Next article: "soo Steam is never coming to linux.. haha got you all.."
"uh no you didn't..."
I'm glad I never really hoped for U3. Still sad to read this but anyway, this saved me some money I had otherwise spent on it.
Stop TCPA, stupid software patents and corrupt politicians!
How about the UDK? Same fate?
No native UT3 client is one thing, but AFAIK Ryan Gordon had something running.
According to this page there are quite a few differences between UT3 and UDK.
Though I'll admit, UT3 running an old build of the engine doesn't bode well for a Linux UDK...
Yes it's 3 years old. But Quake3 is much older and it's used regularly in phoronix benchmarks. Having a modern game to benchmark video drivers would be a very good thing for linux.
I'll write your next article for youOriginally Posted by phoronix
Steam was released for the PC over seven years ago, and as sad as it may be, if the Linux cclient was released today it still would be rated highly in terms of its digital distribution capabilities and functionality simply due to the lack of other first-rate digital distribution platforms on Linux. The Linux game distribution platform scene is beginning to improve thanks, in particular, to efforts by Wolfire Games and another company, but 2010 was not very exciting while 2011 should be much better.
Pretty much all hopes for the Steam Linux client to be finally released have faded away due to mysterious reasons. Last year it was still reported by me as being worked on by Valve and that it was on its way while previously community members also showed screenshots of this digital distribution platform running under Linux.
In August of this year was finally when Valve conceded to us that they were not working on a Steam Linux client and by this December they were still not hopeful of publicly releasing it -- again for reasons that haven't been publicly said, yet.
Gabe continues to be silent on the matter or his ongoing weight gain, but he is working on something. There's always "exciting things approaching" in the coming months while he is being hush for now on the matter, but it's not about Valve's Steam.
This year the Washington game company is officially announcing the Steam client for Mac so that Source engine games can be developed for Apple's Mac OS X. But if you thought these recent developments with Valve bringing Source Engine to new platforms or Gabe Newell working on black projects rejuvenated any hope for seeing Steam on Linux, forget it. The Linux client is now officially dead.
It's no longer a matter of "I don't think it's going to happen" or "given the lack of progress it seems unlikely the Steam Linux client will ever be completed" comment, but here is the explicit statement from August from Doug Lombardi, Valve's VP of Marketing: The Valve Linux client isn't going to happen.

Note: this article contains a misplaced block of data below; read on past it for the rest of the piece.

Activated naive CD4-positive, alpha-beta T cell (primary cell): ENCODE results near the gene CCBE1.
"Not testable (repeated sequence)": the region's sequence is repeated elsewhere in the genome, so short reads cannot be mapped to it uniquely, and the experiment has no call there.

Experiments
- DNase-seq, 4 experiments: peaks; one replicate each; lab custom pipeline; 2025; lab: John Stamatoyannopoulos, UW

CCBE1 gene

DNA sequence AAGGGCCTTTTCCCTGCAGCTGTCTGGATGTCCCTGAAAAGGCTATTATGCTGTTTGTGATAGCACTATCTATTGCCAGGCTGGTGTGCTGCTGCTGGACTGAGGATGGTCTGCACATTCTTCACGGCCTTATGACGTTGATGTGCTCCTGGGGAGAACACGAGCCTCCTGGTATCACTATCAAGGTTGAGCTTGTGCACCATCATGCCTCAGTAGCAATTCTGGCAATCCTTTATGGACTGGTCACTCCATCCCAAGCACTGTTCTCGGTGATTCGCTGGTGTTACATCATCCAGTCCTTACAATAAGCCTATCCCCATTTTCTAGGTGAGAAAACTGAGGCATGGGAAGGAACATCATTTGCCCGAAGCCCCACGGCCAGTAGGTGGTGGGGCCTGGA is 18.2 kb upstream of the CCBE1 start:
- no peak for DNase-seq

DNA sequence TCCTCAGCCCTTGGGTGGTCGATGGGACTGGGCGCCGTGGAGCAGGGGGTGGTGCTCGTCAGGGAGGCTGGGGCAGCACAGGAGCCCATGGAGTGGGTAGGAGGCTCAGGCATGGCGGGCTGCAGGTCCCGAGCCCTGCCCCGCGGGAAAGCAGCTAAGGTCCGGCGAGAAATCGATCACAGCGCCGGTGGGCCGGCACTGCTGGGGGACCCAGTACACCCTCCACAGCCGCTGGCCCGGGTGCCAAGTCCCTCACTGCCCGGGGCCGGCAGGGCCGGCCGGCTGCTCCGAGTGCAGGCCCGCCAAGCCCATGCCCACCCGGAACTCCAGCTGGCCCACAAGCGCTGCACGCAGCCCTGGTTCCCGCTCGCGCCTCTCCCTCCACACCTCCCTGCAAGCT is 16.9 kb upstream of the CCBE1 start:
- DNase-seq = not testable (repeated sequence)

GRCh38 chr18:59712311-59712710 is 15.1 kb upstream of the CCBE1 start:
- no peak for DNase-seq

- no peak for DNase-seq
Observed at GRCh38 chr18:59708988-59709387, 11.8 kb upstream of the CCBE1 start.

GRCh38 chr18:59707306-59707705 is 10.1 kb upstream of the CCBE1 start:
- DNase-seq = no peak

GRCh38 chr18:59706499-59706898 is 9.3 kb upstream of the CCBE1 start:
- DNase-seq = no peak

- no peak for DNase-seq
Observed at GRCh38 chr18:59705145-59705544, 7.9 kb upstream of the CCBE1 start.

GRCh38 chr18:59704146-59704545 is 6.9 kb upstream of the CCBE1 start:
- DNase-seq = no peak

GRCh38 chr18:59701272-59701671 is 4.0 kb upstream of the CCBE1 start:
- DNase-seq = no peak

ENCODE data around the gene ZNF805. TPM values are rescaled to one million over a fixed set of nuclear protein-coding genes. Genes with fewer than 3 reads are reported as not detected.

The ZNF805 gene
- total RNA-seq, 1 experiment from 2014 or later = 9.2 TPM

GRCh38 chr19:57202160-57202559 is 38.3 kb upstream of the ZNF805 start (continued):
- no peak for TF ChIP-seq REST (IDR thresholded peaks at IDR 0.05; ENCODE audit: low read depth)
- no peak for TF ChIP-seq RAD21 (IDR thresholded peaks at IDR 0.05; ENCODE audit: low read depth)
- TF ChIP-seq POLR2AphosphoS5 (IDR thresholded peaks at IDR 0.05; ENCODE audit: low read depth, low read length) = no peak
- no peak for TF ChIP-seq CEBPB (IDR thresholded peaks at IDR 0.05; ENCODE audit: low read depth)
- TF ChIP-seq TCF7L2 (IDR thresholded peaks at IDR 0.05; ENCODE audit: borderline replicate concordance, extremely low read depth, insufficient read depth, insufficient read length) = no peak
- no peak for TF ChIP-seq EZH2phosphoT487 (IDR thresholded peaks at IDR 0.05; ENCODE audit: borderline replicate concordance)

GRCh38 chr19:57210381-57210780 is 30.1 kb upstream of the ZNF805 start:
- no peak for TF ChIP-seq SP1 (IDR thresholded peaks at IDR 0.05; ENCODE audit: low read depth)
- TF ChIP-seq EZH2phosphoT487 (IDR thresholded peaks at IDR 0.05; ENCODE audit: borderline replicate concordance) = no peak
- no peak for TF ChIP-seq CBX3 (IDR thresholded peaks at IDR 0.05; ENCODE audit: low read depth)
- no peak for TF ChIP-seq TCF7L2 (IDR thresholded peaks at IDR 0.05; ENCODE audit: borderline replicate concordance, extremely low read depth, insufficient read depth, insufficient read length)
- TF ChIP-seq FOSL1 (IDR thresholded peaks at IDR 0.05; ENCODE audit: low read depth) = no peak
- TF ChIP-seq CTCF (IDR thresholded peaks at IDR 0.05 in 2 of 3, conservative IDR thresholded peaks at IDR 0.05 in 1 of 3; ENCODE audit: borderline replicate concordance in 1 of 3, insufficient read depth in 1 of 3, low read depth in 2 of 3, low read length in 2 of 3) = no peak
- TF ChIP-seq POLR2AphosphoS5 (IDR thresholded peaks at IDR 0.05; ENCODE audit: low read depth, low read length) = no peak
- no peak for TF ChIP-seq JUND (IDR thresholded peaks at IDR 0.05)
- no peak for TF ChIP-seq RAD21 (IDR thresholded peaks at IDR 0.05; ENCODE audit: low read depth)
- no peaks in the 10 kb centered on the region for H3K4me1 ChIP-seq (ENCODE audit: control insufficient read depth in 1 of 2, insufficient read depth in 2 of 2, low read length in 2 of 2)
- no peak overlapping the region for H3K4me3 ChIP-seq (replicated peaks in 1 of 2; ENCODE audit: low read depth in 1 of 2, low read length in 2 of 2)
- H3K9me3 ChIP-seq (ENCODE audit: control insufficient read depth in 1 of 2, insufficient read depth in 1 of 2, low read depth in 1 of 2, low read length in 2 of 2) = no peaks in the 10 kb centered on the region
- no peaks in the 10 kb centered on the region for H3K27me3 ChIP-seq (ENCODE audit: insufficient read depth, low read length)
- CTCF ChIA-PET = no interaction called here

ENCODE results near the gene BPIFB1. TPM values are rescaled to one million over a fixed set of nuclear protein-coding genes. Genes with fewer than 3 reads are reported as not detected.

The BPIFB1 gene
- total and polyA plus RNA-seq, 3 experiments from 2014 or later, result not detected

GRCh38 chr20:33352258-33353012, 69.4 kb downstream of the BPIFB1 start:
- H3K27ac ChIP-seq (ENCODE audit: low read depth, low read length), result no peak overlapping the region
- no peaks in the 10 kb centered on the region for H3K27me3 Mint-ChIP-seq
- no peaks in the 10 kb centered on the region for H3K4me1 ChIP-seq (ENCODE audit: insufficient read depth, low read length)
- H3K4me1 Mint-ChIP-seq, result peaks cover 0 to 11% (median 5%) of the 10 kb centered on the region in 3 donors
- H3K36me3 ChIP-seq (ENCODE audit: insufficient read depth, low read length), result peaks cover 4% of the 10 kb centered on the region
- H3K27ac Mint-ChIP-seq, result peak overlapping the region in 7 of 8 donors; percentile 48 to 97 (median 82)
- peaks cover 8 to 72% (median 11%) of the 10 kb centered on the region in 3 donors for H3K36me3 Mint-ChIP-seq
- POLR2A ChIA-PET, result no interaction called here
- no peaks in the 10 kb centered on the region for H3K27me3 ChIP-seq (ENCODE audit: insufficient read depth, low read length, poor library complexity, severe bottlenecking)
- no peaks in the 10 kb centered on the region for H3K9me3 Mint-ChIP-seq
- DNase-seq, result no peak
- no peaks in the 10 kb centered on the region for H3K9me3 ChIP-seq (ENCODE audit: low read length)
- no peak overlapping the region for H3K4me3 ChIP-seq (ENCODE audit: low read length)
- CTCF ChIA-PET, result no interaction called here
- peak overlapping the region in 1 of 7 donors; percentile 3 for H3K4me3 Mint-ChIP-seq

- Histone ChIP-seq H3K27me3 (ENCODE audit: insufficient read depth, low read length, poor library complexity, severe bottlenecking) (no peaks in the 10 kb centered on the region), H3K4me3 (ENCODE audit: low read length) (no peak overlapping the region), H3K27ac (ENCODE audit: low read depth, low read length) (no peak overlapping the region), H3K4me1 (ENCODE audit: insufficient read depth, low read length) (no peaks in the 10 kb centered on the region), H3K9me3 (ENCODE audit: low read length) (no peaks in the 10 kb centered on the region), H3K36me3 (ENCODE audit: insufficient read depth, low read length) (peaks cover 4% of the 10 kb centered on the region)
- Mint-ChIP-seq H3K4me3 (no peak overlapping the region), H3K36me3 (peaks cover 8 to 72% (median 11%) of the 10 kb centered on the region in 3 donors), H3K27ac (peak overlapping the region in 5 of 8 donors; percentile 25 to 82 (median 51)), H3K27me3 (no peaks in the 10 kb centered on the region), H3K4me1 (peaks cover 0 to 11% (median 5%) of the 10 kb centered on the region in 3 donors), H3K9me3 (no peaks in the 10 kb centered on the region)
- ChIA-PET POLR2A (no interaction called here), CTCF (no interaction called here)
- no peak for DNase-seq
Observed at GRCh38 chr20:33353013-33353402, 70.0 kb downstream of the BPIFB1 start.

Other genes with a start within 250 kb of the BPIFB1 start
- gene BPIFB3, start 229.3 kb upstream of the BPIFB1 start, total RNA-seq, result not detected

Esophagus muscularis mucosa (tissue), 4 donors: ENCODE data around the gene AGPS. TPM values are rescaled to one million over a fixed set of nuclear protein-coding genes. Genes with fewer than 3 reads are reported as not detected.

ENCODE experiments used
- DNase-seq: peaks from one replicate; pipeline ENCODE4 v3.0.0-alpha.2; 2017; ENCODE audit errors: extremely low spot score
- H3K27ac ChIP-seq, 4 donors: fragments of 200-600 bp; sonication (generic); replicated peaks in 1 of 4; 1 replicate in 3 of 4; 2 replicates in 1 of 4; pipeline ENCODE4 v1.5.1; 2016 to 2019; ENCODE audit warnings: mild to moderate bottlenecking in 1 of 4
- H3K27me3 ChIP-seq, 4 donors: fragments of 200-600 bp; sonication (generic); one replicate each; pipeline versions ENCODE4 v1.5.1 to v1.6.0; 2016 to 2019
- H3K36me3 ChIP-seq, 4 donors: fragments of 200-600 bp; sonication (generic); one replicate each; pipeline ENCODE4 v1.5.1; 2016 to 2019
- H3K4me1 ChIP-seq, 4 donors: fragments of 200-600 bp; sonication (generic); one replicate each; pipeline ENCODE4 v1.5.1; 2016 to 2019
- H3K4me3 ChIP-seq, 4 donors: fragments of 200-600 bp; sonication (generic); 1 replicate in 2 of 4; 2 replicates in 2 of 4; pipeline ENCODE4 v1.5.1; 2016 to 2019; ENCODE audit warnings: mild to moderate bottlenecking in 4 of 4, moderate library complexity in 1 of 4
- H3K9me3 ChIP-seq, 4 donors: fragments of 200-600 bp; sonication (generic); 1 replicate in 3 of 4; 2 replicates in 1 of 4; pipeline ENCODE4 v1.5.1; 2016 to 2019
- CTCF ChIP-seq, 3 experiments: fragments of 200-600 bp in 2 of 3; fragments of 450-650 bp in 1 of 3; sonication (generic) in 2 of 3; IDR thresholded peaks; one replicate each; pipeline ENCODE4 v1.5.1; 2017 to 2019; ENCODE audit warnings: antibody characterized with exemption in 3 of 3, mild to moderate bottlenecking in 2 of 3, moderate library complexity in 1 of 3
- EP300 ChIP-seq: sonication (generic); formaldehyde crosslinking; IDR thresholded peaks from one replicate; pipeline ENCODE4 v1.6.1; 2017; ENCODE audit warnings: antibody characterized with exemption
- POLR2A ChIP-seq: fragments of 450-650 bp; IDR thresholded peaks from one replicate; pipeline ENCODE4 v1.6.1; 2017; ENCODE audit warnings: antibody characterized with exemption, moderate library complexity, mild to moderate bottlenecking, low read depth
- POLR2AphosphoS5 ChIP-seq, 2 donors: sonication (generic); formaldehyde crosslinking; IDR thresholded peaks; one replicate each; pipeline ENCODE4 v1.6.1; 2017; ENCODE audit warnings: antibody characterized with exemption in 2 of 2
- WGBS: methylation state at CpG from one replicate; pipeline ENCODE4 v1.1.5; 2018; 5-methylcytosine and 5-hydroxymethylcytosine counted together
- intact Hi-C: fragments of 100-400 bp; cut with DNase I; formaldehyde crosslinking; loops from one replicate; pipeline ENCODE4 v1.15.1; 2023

All it means is that Epic doesn't want/isn't going to get our business, much the same as Bioware . I will continue to pirate their non linux products and running them under wine, and I will continue to purchase the humble indie bundle which has been produced by a company that obviously values my business. This isn't really hard. Your money is your vote, support those who will support you and don't support those who don't. If you really enjoy a game then buy it. I will continue to purchase games from certain series on windows because I enjoy them and wish to see them made. I will continue to not purchase the bulk of games because I either don't like them, or they do not have a Linux port/I don't care about them on windows enough to buy them to get a sequel. Whether steam comes to Linux or not is pretty irrelevant. I think the biggest bonus for Linux gaming right now is the rise of studios that are a credible alternative to Linux Game Publishing. I've been saying it for the last few months, they are an unprofessional organisation. They didn't have redundancy on their servers (and they claim to be Linux geeks), Their website looks pathetic and this is the company claiming to represent linux gaming? They have had a few small successes with things like X2/X3, but seriosuly, is it that difficult to aim to be ASPYR for Linux? Speaking of which has anyone bothered to approach ASPYR about getting some rights to ports? They handled a ton of mac ports which were proper native ports. I still think the biggest problem with Linux game development is the level of effort being expended by the companies doing the porting to contact/reach out to the industry for rights to games. Moving forwards I think the indie scene is going to rapidly grow on linux and will entice the big boys to enter the scene eventually.
It's only mostly dead.